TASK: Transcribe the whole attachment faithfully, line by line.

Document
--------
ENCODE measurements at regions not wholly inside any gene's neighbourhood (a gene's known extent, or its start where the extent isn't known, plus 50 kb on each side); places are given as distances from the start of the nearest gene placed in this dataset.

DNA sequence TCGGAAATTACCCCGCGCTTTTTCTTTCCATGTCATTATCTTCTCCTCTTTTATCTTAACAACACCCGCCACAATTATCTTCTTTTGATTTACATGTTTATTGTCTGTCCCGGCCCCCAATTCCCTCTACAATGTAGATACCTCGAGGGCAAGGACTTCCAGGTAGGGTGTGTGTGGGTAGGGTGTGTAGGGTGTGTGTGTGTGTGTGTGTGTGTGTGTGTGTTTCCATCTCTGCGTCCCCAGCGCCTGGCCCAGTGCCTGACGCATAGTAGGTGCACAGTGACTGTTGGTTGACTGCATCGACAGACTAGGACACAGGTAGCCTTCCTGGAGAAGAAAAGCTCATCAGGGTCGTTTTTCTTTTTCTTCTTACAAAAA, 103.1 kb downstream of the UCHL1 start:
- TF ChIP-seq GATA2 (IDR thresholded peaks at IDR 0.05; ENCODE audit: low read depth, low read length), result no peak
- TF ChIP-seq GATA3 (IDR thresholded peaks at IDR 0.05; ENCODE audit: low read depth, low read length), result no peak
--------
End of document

ENCODE measurements at regions not wholly inside any gene's neighbourhood (a gene's known extent, or its start where the extent isn't known, plus 50 kb on each side); places are given as distances from the start of the nearest gene placed in this dataset.

DNA sequence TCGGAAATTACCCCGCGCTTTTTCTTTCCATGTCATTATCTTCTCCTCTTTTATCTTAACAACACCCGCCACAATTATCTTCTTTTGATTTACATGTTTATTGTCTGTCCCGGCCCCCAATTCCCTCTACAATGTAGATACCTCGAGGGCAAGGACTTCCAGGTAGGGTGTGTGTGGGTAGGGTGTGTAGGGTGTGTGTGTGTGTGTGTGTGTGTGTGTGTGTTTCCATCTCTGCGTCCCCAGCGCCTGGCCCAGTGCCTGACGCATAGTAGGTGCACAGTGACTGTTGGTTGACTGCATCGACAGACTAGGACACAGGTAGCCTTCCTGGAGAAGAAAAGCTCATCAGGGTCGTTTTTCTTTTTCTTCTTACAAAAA, 103.1 kb downstream of the UCHL1 start:
- TF ChIP-seq GATA2 (IDR thresholded peaks at IDR 0.05; ENCODE audit: low read depth, low read length), result no peak
- TF ChIP-seq GATA3 (IDR thresholded peaks at IDR 0.05; ENCODE audit: low read depth, low read length), result no peak